Before the pitches started, we had an ice-breaker activity called half-baked. It was actually quite fun. We started by forming random groups, then shouting out random words, mostly adjectives and nouns, as two of the organizers frantically tried to write all those words down on a whiteboard. A couple of my words got up there, including “chicken”. Then each of 14 teams sent a representative up to the board to claim two of the words, and brought those back to the team to create a new product idea. E eave chose the laser-ketchup which removes excess of it when spilt and also is used as a safety weapon under theft. Then was time to pitch the idea. The pitches were in a rapid fire format. 60 seconds to introduce yourself, describe your idea, tell what skills you’re looking for, and give the idea a name for the live voting board. Each person that pitched an idea was given a big sheet of paper with the name of their idea on it, to post on the wall or somewhere in the room where people could see it. Everyone who pitched stood around the room holding up a piece of paper with the name of their idea.
Three sticky notes were given to everyone in the room, and they’d go stick them on the ideas that they liked, essentially serving as a vote. The top 14 ideas with the most votes moved on to become the companies for the weekend. Now it was time for joining a team where the organizers helped force the mingle factor by extolling everyone to get up and relocate to a new random table. They did this 3 more times. Smart move on their part to help break the ice and it definitely helped force the more shy participants to interact.
I listened to the organizers explain the format and rules and chose a team which came up with an app called “Guardian”-this basically is designed for the children’s safety and protection Guardian consists of two components: the wearable waterproof Guardian device itself, and an ISO app. The device can be worn like a bracelet, a pendant or a buckle to child’s clothing, and it communicates with the parents’ phone via Bluetooth Smart. If the child wander (or be taken) away beyond a pre-determined safety perimeter, an alert sounds and appears on the phone.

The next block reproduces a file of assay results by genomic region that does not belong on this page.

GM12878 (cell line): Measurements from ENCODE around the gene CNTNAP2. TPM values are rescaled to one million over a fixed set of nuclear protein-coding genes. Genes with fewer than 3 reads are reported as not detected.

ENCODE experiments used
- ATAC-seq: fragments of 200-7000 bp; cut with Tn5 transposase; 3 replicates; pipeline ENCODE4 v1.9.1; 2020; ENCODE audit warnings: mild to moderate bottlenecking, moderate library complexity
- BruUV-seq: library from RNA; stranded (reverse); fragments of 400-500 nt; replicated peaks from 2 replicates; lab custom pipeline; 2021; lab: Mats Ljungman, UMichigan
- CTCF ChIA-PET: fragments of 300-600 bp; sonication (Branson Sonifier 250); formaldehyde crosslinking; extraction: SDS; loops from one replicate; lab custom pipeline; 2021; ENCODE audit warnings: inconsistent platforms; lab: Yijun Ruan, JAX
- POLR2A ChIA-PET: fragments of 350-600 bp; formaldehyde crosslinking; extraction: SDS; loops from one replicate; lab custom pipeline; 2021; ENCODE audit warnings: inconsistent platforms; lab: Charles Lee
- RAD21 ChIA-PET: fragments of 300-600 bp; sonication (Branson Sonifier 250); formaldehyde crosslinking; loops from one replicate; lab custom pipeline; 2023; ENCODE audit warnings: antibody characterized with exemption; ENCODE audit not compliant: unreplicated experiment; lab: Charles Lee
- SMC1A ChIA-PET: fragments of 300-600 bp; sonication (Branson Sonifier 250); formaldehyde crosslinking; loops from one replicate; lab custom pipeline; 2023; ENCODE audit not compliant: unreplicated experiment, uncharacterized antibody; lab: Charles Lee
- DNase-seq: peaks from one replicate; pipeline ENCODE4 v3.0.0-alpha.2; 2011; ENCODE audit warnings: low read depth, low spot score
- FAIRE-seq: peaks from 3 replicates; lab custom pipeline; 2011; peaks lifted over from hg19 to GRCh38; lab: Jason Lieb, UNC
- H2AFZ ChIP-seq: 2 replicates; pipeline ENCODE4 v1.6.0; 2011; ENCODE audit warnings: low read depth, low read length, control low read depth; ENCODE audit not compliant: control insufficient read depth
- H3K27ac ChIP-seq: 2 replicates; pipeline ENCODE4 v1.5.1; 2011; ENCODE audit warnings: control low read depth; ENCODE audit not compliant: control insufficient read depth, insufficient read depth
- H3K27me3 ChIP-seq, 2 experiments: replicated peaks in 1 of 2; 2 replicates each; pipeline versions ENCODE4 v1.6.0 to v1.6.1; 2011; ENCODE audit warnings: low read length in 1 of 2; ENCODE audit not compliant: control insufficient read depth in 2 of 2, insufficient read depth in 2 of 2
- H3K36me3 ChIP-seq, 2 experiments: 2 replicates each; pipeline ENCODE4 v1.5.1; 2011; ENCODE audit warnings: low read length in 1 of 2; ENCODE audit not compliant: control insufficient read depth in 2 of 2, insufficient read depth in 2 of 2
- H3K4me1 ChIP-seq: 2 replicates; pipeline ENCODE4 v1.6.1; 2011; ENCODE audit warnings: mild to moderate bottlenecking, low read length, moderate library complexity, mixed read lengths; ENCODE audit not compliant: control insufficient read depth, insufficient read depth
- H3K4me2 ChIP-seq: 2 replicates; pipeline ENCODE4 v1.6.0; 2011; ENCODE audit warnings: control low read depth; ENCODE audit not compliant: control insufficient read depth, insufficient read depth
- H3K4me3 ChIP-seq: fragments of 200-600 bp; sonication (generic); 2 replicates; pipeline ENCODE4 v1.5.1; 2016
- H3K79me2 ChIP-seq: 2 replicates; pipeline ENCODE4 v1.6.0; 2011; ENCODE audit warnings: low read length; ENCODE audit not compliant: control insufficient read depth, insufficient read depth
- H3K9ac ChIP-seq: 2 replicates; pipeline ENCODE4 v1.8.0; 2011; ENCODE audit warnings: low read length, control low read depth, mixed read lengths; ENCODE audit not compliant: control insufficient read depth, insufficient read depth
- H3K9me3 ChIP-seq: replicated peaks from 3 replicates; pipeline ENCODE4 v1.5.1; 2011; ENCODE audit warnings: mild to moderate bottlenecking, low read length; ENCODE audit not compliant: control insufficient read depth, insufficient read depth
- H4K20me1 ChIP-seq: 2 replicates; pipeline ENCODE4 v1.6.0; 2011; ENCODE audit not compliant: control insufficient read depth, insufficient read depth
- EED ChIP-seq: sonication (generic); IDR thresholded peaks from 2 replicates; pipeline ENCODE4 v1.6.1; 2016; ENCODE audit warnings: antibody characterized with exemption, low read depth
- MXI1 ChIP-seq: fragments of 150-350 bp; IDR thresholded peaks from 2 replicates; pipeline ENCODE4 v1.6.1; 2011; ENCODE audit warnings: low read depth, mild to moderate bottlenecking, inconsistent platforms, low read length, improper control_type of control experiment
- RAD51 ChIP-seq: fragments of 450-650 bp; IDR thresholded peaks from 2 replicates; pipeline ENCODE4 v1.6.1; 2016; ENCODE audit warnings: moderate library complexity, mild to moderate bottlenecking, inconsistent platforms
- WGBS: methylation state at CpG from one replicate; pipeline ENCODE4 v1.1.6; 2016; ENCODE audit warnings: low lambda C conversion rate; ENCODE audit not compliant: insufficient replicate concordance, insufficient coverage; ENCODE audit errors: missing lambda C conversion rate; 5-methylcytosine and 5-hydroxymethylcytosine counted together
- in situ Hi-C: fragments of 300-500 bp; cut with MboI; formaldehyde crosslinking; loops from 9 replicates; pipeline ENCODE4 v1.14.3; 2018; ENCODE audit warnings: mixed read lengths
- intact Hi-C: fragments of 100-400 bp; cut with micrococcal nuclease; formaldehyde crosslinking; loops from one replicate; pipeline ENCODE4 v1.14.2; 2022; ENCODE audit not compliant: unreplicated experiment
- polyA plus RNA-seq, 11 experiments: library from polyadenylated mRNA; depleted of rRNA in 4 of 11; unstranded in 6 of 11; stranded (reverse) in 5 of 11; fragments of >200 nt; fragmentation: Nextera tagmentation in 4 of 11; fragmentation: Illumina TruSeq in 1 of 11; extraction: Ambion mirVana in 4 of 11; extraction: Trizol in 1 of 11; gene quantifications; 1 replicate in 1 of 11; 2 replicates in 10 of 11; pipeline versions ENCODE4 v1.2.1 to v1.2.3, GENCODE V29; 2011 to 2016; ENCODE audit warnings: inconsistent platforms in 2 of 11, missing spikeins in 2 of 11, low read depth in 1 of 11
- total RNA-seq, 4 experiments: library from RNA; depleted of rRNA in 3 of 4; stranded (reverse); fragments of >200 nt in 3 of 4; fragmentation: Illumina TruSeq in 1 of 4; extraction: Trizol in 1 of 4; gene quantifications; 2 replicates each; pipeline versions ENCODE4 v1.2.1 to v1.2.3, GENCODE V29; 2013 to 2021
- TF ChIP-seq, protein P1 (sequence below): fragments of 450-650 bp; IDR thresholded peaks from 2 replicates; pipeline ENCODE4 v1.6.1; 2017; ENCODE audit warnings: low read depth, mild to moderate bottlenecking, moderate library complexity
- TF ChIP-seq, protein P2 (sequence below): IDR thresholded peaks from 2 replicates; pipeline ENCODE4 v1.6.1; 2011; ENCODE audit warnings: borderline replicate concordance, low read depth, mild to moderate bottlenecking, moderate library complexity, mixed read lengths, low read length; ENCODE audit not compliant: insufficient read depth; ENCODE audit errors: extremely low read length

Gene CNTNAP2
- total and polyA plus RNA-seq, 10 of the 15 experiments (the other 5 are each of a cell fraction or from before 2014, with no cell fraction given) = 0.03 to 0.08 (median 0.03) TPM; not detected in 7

If the child can’t subsequently be located, a search can be initiated. This will allow parents to check if the child is with other people that they’ve added to their safety network, who are also running the app. Additionally, if the child comes within range of anyone using the paper the location will be sent to the parents via the cloud. What’s more, you’ll get an alert with your child’s location if he or she is close to another person with the Guardian app and it also measures the anxiety and stress levels of the child.
The device is powered by a user-replaceable battery that should last four to 12 months depending on use, and has a maximum range of 230 feet (70 m). The app lets users know when the battery is getting low. We started forming ourselves into teams based on what we needed to present Sunday night. We wanted a semi-working weapon, or at least a mock-up, so we had a heartwarming team, a development team, and a graphics team. We had a lot of business people on our team, probably more than we should have, so I was even more grateful they had let me in despite my lack of development and design expertise.